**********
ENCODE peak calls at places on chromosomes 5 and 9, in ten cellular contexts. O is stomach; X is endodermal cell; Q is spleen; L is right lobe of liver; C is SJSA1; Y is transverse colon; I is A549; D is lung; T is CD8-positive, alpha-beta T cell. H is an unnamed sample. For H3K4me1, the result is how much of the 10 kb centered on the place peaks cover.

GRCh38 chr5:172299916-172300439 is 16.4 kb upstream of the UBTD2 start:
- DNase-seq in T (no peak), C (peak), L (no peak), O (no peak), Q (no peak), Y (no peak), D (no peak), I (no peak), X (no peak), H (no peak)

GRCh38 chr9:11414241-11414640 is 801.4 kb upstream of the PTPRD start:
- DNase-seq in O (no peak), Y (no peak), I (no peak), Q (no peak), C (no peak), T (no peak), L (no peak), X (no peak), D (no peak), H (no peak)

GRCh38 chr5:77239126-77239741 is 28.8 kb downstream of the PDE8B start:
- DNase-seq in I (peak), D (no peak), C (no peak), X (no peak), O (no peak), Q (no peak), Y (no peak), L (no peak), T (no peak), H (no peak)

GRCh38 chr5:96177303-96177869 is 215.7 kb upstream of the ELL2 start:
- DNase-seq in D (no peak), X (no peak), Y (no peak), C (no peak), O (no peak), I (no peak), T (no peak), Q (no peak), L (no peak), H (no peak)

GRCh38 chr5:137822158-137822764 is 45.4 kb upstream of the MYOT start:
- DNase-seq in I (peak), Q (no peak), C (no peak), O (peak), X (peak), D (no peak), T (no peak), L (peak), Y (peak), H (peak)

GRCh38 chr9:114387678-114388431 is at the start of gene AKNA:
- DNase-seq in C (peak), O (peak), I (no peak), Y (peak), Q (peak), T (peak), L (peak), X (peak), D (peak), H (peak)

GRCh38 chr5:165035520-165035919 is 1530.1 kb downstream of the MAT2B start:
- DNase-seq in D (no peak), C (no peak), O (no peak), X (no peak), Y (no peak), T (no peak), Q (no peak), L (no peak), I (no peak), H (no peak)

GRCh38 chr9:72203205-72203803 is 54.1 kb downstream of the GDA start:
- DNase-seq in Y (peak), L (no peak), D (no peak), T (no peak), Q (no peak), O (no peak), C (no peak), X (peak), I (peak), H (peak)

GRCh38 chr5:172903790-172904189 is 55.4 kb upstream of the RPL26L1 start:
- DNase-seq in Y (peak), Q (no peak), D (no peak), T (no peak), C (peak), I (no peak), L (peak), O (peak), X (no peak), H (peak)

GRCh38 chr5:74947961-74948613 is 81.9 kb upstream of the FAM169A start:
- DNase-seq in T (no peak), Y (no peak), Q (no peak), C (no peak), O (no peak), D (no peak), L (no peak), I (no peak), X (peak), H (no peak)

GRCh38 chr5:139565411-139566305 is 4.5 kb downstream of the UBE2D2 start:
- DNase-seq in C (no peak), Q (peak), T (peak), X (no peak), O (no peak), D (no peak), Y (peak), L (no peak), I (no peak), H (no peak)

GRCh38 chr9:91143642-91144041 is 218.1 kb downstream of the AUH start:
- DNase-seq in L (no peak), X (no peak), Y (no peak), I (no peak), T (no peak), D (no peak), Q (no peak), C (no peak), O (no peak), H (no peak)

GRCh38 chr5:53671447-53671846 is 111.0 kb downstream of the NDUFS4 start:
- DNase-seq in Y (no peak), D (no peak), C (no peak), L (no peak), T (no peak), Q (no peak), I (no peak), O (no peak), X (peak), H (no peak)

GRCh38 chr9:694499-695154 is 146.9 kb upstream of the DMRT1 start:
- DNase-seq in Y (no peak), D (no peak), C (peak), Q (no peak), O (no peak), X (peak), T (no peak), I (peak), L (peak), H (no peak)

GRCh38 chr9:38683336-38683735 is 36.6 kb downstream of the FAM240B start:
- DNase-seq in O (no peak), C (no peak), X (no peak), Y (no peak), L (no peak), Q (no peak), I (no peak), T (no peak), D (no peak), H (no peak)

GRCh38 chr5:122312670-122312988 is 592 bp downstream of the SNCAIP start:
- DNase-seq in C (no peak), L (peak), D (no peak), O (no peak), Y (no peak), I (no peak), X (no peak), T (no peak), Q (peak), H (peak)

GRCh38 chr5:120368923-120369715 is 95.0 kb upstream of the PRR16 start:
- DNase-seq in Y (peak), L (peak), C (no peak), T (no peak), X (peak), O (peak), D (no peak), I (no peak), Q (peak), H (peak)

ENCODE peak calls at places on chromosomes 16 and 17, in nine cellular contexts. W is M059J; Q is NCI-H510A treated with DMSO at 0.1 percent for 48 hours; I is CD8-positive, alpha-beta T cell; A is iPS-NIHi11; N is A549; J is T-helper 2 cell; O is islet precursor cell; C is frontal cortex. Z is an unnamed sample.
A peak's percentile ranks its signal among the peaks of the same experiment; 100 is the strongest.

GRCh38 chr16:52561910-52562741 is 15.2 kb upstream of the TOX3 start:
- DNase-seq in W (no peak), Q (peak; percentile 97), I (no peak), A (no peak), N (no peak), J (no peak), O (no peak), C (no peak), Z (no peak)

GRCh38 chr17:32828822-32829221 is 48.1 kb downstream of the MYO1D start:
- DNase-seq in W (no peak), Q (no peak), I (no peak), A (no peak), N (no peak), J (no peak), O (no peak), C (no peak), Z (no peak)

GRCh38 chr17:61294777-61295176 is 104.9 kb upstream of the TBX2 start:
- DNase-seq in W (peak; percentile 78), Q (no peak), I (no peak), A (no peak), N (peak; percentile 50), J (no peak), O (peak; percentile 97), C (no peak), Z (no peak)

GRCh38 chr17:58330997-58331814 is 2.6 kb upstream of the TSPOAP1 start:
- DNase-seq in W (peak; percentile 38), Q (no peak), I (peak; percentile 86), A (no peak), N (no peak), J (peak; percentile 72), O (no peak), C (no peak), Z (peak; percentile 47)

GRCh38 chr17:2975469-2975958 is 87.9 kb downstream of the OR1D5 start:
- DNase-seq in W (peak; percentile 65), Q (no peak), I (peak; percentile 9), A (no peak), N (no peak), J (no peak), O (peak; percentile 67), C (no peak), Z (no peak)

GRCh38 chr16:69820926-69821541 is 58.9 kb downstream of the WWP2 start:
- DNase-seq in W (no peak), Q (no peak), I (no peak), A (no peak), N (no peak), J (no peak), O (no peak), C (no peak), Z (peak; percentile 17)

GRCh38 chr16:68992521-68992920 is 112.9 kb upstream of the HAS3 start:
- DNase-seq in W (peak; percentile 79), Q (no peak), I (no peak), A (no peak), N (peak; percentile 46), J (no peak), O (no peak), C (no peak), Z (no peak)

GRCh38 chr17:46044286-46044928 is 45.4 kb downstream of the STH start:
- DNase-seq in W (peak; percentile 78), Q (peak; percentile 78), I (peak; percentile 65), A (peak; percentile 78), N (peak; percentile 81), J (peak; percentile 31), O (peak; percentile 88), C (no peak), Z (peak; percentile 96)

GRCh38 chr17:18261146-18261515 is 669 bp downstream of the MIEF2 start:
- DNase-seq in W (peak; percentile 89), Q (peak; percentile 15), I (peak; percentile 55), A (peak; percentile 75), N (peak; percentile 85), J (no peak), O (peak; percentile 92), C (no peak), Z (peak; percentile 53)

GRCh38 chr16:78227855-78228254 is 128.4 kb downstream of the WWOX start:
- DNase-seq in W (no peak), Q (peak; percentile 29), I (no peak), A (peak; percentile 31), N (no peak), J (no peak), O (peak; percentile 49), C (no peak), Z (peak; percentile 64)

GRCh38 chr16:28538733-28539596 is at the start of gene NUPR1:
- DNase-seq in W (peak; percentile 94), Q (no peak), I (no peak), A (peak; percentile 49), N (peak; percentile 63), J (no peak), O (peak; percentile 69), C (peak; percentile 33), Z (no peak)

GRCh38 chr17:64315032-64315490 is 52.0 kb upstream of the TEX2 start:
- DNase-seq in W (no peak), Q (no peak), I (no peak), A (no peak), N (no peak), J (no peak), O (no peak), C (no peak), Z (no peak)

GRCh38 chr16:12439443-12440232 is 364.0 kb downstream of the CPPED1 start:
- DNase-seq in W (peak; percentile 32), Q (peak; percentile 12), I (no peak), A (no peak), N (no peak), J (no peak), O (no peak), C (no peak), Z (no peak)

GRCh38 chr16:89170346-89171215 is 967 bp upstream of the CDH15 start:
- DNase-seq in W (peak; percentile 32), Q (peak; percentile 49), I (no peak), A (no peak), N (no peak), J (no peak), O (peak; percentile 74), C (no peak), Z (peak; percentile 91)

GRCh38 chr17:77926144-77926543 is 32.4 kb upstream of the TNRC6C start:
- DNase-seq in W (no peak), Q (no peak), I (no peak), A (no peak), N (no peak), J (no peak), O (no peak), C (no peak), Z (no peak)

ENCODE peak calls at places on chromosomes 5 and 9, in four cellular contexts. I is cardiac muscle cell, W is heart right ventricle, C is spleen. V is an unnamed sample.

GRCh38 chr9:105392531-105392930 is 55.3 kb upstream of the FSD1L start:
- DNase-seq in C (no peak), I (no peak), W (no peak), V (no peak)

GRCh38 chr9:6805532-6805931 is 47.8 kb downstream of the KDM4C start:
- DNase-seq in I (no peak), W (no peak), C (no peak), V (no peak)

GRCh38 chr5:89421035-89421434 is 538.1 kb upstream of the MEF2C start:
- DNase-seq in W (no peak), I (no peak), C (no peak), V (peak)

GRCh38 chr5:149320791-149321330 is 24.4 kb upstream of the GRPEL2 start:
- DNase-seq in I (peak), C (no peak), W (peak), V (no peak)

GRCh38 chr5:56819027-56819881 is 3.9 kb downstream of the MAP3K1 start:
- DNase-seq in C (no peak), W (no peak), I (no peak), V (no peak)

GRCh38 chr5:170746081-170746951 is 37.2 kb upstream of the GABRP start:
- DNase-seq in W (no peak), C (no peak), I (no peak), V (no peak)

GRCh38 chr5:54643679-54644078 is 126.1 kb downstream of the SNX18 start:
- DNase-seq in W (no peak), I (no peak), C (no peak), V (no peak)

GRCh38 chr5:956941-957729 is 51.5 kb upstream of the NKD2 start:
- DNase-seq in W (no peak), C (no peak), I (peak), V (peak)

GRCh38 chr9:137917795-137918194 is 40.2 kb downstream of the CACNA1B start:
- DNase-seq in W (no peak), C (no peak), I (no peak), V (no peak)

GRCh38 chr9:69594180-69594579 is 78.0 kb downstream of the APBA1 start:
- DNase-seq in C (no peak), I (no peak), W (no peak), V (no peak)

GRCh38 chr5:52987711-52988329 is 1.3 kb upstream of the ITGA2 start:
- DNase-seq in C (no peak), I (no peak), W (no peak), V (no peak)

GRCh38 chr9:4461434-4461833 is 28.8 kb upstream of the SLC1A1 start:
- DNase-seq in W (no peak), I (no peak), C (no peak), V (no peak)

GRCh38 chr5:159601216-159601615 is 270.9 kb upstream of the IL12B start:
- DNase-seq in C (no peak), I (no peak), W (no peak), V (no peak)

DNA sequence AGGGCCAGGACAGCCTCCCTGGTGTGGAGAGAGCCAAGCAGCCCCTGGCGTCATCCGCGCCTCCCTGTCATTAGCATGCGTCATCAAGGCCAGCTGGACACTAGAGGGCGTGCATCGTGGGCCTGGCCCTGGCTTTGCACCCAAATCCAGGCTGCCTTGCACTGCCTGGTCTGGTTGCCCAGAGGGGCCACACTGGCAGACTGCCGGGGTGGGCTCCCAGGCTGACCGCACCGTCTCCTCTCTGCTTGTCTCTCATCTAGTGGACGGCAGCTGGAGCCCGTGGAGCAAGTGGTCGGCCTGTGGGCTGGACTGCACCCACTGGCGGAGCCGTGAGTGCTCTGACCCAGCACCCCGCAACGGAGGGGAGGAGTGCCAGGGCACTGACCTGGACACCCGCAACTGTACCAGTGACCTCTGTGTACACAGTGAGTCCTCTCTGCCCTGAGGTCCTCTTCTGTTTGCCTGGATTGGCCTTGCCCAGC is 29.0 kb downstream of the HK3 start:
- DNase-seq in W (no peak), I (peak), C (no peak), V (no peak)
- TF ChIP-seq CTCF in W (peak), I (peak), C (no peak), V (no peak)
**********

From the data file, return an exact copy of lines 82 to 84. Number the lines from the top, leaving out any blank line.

- DNase-seq in W (no peak), I (no peak), C (no peak), V (no peak)

GRCh38 chr5:956941-957729 is 51.5 kb upstream of the NKD2 start:
- DNase-seq in W (no peak), C (no peak), I (peak), V (peak)